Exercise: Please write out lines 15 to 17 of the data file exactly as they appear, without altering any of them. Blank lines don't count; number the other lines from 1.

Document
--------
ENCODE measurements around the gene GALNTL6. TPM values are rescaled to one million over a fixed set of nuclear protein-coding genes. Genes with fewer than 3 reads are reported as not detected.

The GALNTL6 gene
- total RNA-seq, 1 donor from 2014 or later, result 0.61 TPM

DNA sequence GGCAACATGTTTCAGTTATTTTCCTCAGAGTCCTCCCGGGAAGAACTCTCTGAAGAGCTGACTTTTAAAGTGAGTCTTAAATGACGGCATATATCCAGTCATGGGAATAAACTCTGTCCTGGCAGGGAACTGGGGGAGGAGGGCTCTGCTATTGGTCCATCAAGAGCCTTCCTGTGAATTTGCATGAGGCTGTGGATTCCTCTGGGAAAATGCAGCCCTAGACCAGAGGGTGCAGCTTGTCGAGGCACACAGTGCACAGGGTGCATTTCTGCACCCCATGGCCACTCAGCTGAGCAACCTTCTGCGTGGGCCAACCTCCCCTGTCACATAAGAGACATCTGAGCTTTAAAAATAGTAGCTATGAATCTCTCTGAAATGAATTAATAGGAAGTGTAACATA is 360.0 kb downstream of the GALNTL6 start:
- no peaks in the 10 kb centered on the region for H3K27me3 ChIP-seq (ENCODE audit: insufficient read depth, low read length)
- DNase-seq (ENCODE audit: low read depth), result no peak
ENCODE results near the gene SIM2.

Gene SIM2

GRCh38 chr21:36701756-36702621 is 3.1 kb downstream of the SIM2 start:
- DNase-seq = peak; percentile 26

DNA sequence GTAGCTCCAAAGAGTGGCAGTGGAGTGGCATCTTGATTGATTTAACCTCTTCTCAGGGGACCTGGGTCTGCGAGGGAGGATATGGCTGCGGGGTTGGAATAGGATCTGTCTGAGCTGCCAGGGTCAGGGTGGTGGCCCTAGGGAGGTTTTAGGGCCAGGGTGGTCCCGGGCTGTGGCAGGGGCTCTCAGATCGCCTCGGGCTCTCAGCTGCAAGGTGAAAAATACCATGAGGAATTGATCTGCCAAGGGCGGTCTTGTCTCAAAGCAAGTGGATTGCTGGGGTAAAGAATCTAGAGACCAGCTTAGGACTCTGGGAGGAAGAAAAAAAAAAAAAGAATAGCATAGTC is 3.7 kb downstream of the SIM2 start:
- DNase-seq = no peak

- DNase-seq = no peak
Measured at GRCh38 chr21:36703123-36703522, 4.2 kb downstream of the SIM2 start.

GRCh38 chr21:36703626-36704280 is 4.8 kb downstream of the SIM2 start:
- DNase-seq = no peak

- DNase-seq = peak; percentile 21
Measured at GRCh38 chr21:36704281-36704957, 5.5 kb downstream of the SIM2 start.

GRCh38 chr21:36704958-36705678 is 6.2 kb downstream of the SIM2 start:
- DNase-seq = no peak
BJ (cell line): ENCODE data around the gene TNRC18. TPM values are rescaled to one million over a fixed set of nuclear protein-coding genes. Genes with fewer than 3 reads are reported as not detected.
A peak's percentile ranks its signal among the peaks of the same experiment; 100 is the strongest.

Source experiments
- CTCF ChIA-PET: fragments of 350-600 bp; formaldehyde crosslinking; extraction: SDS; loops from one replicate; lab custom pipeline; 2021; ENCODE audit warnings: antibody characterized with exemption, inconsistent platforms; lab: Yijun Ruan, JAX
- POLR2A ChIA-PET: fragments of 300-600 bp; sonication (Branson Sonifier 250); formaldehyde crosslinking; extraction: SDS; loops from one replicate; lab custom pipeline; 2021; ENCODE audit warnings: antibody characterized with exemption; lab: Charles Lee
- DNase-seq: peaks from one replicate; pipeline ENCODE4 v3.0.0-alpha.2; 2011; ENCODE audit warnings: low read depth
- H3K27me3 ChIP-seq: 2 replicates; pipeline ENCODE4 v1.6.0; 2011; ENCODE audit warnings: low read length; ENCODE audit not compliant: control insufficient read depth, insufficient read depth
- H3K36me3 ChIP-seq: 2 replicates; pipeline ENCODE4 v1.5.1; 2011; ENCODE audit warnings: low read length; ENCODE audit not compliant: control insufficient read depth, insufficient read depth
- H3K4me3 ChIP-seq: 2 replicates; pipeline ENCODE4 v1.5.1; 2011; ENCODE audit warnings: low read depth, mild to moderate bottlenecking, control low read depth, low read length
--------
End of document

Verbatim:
GRCh38 chr21:36703626-36704280 is 4.8 kb downstream of the SIM2 start:
- DNase-seq = no peak

- DNase-seq = peak; percentile 21